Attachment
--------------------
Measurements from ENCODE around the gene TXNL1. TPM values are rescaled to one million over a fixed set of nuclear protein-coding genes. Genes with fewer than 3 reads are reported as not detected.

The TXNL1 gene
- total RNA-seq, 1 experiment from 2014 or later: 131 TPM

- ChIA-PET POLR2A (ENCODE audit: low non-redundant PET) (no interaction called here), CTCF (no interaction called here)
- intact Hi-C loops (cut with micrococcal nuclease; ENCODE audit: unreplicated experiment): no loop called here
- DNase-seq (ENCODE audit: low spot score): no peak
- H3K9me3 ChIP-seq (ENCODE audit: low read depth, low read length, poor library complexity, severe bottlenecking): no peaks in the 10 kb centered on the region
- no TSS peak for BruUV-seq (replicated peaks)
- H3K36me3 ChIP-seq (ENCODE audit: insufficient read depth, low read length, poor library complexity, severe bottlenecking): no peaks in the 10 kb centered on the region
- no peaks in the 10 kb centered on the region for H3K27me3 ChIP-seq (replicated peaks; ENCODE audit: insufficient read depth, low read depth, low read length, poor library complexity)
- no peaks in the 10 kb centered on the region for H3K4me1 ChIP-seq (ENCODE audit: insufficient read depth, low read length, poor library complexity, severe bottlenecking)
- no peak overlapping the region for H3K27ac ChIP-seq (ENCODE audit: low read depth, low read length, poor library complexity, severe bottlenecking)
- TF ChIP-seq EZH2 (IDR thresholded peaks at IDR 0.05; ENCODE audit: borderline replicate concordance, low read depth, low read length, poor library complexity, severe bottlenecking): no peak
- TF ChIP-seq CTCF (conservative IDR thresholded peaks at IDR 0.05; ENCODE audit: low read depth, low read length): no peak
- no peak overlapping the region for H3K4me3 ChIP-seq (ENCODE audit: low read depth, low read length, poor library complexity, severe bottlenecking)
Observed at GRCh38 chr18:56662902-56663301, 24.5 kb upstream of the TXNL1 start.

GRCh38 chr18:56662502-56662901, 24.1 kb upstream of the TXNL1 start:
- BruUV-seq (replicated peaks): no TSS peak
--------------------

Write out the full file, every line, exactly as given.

Measurements from ENCODE around the gene TXNL1. TPM values are rescaled to one million over a fixed set of nuclear protein-coding genes. Genes with fewer than 3 reads are reported as not detected.

The TXNL1 gene
- total RNA-seq, 1 experiment from 2014 or later: 131 TPM

- ChIA-PET POLR2A (ENCODE audit: low non-redundant PET) (no interaction called here), CTCF (no interaction called here)
- intact Hi-C loops (cut with micrococcal nuclease; ENCODE audit: unreplicated experiment): no loop called here
- DNase-seq (ENCODE audit: low spot score): no peak
- H3K9me3 ChIP-seq (ENCODE audit: low read depth, low read length, poor library complexity, severe bottlenecking): no peaks in the 10 kb centered on the region
- no TSS peak for BruUV-seq (replicated peaks)
- H3K36me3 ChIP-seq (ENCODE audit: insufficient read depth, low read length, poor library complexity, severe bottlenecking): no peaks in the 10 kb centered on the region
- no peaks in the 10 kb centered on the region for H3K27me3 ChIP-seq (replicated peaks; ENCODE audit: insufficient read depth, low read depth, low read length, poor library complexity)
- no peaks in the 10 kb centered on the region for H3K4me1 ChIP-seq (ENCODE audit: insufficient read depth, low read length, poor library complexity, severe bottlenecking)
- no peak overlapping the region for H3K27ac ChIP-seq (ENCODE audit: low read depth, low read length, poor library complexity, severe bottlenecking)
- TF ChIP-seq EZH2 (IDR thresholded peaks at IDR 0.05; ENCODE audit: borderline replicate concordance, low read depth, low read length, poor library complexity, severe bottlenecking): no peak
- TF ChIP-seq CTCF (conservative IDR thresholded peaks at IDR 0.05; ENCODE audit: low read depth, low read length): no peak
- no peak overlapping the region for H3K4me3 ChIP-seq (ENCODE audit: low read depth, low read length, poor library complexity, severe bottlenecking)
Observed at GRCh38 chr18:56662902-56663301, 24.5 kb upstream of the TXNL1 start.

GRCh38 chr18:56662502-56662901, 24.1 kb upstream of the TXNL1 start:
- BruUV-seq (replicated peaks): no TSS peak